Young children, who are naturally curious and like to explore, are at high risk of burns and scalds.
The most common cause of burns and scalds in young children is from contact with hot drinks/food, hot tap water, and hot surfaces.
Why are young children at risk?
- Young children are increasingly curious and mobile as they develop
- Infants and toddlers have thinner skin than adults (the top layer of a child’s skin gets thicker as they develop), so burns and scalds can occur faster and may be more severe
- Young children are small and still growing, so complications can be worse than in older individuals
What are the potential consequences of a burn or scald for young children?
- Hospitalization for painful burn treatment, which can require surgery
- Pressure garments and splints that have to be worn for up to two years following the injury
- Prominent, raised scars
- Tight scarred skin as the child grows, restricting movement. Surgery is usually required to restore normal function
- Increased rates of mental health disorders such as anxiety and depression
What increases the risk of burns in young children?
Personal risk factors:
- Age: Younger children (0-4 years) are at higher risk than older children (5+ years)
- Gender: Burns and scalds occur more frequently in boys than girls
Environmental risk factors:
- Kitchen hazards:
- Hot drinks left unattended
- Tripping over a child while transporting food
- Appliance cords such as kettles and slow cookers that children can pull
- Pot handles turned outward
- Hot stove elements or oven doors
- Bathroom hazards:
- Very hot bath and tap water
- Access to appliances such as hair straighteners or curling irons
- Other hazards:
- The glass of a gas fireplace or glass-fronted gas fireplaces
- Open fireplaces
- Household appliances, such as irons, space heaters, and bottle warmers
How can burns be prevented?
Burns and scalds are preventable. By implementing a mix of passive and active strategies, injuries can be prevented.
- The hot water temperature at the taps in the bathroom should be set to 49°C to reduce the potential severity of a scald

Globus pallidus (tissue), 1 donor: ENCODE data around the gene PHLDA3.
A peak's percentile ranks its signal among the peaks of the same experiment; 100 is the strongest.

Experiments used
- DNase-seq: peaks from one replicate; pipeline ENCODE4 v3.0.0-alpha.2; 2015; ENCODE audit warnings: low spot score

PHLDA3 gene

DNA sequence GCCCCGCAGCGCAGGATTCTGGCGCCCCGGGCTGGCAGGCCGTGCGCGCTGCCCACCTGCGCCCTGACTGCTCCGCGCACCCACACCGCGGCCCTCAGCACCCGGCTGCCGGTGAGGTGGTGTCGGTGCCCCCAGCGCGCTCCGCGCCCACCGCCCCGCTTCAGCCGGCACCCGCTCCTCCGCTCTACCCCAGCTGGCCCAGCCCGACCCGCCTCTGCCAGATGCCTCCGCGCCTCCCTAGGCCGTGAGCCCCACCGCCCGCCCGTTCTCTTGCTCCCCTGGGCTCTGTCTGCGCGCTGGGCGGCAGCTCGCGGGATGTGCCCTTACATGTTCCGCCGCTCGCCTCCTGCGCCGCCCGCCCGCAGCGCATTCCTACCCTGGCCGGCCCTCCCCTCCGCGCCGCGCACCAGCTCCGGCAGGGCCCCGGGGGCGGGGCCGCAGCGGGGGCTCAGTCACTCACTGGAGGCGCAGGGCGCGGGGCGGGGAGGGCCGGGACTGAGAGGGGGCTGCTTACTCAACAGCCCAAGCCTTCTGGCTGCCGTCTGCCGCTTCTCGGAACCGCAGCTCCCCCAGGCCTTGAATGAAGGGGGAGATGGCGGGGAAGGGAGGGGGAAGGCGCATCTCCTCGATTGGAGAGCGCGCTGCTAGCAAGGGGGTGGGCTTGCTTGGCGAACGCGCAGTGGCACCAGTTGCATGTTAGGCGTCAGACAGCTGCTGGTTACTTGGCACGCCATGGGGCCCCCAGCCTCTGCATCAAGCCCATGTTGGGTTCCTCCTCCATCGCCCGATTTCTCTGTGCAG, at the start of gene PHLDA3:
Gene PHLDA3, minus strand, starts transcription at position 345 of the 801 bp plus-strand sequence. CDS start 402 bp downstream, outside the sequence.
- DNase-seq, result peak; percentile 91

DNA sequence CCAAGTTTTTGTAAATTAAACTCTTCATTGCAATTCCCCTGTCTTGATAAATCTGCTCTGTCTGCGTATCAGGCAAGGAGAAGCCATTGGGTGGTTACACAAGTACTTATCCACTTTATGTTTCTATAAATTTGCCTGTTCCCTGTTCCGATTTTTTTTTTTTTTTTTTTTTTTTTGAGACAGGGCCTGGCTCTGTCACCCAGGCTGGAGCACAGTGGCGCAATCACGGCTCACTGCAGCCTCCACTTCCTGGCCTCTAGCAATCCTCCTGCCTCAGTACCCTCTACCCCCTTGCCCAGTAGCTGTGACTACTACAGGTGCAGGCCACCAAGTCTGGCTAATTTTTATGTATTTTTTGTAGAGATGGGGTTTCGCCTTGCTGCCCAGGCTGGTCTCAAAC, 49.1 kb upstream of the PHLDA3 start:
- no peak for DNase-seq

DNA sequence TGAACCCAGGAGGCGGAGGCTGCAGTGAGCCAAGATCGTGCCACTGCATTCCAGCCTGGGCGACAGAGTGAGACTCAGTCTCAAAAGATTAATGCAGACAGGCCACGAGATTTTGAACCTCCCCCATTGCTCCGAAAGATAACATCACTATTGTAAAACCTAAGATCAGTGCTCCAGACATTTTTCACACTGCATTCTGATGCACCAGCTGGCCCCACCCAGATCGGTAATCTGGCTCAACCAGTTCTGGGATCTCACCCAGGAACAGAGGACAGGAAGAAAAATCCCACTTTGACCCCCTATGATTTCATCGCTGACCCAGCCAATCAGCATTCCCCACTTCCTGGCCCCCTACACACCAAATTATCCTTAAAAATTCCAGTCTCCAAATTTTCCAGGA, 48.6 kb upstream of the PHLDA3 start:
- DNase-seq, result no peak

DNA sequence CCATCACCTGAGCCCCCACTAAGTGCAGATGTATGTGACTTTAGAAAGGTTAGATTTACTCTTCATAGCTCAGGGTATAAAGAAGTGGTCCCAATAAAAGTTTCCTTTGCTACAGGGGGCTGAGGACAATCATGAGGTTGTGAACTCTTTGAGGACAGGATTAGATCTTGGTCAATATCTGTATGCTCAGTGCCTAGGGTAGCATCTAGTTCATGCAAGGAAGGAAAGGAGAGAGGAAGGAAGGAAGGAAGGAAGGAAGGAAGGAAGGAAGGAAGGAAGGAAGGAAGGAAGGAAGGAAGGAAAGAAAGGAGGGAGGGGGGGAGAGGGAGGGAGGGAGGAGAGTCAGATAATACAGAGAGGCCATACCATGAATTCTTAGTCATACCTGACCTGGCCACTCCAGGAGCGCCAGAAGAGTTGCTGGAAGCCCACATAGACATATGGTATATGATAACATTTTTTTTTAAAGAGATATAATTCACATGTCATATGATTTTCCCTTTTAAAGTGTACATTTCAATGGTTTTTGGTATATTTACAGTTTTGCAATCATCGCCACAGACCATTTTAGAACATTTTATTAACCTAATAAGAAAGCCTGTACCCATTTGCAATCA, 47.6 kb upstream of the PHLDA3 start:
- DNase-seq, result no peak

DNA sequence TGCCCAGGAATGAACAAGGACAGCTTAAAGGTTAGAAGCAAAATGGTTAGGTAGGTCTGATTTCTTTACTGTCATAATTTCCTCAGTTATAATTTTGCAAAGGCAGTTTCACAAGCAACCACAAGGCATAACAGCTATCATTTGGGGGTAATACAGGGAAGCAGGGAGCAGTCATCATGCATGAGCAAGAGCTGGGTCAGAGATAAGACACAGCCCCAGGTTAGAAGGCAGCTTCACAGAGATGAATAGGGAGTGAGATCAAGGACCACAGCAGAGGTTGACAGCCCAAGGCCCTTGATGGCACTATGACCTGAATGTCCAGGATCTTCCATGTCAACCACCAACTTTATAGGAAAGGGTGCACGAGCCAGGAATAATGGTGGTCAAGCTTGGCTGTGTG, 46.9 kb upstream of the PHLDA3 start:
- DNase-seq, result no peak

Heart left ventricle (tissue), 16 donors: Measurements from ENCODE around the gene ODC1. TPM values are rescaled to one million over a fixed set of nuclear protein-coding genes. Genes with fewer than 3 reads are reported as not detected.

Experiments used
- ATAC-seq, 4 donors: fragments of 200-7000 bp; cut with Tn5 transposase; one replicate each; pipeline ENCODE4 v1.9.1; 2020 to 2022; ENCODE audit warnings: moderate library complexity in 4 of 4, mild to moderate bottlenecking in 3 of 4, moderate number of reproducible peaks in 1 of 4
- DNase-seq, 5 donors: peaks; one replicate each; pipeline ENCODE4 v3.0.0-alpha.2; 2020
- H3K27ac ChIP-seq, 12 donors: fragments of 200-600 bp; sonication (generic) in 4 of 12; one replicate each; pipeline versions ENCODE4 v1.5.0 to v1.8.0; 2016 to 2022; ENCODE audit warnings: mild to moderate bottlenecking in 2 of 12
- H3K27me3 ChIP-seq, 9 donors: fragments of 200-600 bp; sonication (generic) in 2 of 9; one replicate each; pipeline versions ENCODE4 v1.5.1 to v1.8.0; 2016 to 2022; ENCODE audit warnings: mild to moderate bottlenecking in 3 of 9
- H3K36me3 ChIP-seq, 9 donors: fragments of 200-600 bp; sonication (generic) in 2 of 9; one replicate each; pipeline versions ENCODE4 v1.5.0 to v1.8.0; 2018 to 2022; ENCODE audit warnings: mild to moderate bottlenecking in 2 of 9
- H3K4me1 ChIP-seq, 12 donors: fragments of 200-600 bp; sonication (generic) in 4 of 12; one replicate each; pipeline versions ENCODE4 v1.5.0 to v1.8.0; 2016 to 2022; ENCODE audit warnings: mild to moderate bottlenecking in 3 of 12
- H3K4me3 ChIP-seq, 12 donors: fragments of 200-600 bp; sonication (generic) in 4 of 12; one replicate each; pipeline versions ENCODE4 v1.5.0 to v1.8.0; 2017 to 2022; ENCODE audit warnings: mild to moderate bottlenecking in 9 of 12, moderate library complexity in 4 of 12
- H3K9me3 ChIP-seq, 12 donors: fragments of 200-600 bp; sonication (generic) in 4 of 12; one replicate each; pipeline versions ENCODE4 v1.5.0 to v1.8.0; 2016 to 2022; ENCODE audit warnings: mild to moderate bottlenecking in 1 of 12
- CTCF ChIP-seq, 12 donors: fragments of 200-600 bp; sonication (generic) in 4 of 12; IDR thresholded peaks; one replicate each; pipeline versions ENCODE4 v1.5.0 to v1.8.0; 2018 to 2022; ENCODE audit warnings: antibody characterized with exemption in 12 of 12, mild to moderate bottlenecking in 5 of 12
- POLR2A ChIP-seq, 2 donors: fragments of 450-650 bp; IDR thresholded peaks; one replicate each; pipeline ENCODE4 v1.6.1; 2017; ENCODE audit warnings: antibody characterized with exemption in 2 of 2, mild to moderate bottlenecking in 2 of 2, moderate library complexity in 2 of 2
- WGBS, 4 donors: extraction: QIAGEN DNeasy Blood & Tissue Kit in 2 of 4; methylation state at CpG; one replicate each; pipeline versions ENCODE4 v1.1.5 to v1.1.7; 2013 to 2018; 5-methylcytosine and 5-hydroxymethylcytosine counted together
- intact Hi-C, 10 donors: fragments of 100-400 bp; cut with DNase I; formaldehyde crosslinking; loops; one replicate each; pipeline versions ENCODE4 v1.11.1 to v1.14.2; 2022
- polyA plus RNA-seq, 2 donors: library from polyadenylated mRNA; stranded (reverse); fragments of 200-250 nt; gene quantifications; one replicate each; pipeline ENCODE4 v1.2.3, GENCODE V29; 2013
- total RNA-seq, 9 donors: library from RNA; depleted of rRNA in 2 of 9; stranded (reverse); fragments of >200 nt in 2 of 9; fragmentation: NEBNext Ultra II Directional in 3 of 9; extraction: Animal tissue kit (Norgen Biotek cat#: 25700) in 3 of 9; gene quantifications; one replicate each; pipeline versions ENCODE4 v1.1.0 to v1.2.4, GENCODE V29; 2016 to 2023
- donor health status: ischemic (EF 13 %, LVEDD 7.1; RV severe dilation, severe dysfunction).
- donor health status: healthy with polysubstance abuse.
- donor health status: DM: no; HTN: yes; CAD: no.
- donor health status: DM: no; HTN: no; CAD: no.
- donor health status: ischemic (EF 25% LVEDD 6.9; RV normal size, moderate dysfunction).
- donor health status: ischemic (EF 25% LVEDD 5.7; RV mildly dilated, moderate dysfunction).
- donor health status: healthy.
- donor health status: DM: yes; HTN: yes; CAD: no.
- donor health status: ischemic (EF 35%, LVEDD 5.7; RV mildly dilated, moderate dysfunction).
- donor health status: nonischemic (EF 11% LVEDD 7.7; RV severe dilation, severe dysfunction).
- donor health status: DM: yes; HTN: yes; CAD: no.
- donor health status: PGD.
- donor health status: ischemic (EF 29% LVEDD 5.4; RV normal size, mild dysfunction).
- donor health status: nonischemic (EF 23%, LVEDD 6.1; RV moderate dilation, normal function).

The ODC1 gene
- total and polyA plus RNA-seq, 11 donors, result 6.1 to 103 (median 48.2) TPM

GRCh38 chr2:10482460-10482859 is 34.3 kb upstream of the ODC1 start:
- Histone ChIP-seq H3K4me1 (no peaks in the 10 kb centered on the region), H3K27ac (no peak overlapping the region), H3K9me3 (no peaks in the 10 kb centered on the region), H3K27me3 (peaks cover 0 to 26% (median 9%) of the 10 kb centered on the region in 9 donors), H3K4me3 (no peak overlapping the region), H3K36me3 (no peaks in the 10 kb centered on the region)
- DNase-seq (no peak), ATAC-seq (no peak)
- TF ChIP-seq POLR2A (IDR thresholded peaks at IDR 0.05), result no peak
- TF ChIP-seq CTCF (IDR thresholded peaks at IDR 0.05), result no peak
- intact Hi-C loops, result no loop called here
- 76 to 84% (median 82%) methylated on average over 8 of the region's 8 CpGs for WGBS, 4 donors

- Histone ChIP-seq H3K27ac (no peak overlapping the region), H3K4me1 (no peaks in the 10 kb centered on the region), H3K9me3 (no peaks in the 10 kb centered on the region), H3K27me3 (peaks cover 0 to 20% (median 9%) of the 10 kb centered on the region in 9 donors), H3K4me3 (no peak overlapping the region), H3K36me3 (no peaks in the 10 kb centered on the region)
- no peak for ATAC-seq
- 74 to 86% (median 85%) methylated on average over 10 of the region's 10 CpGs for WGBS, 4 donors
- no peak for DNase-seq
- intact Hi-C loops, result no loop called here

Note: Gas hot water tanks have different minimum temperature requirements than electric hot water tanks.
- Childproof bathroom doors to prevent children from entering and turning on the hot water taps
- Place a fence or safety screen around fireplaces and other heaters to prevent contact burns
- Install external mixing valve taps in bathrooms and kitchens to regulate temperature and prevent bursts of hot water
- Provide constant, close supervision, especially when the child is bathing or in the kitchen; older children should not be relied on to supervise younger children
- Check your child’s bath water with your elbow prior to placing them in the water; it should not feel hot
- Use a travel mug with a screw-on-lid for hot drinks
- Keep appliance cords out of reach and appliances away from the edge of the counter
- Turn pot handles inward on the stove and cook on back elements whenever possible
- Place young children in a highchair or play pen while you are cooking
- Teach older children that the kitchen is a NO PLAY ZONE
- Share safety tips with those who are caring for your kids (e.g. grandparents, daycare staff, friends, babysitters)
What do I do if my child is burned?*
- Remove any hot and wet clothing, unless it is stuck to your child’s skin
- Cool the burn immediately with cool water; Every second counts
- Cool the burn for 1 minute; continue cooling, even if the skin peels or blisters; cooling reduces pain and injury
- Keep your child warm; only cool the skin that has been burned
- If the burn is smaller than a loonie (1 inch in diameter), after cooling, apply an antiseptic ointment like Polysporin and a band aid; change the band aid and apply new ointment every day until the burn is healed; if the damaged skin does not start to heal over the next 3 days, seek medical attention
- If the burn is about the size of 7 of your child’s handprints, or bigger, cool the burn for 1 minute, then cover with a clean, dry sheet and call 9-1-1 .
Never put home remedies, such as oil, butter, cream or ice on a burn.
*Content & wording provided with permission from the Child Safety Too Hot for Tots! Fact Sheet, City of Delta, 2020.
When to see a doctor?
- If the burn is bigger than a $1 loonie coin (1 inch in diameter)
- If the burn is on your child’s face, hands, feet, or groin
- If blisters develop
- If the burn becomes red or swollen, you see pus, or your child develops a fever
Ask someone else to drive you to the doctor’s office or hospital so you can give your child your full attention. If no one is available, call an ambulance.
Always cool the burn first – before calling 9-1-1 or before driving your child to the doctor’s office or hospital.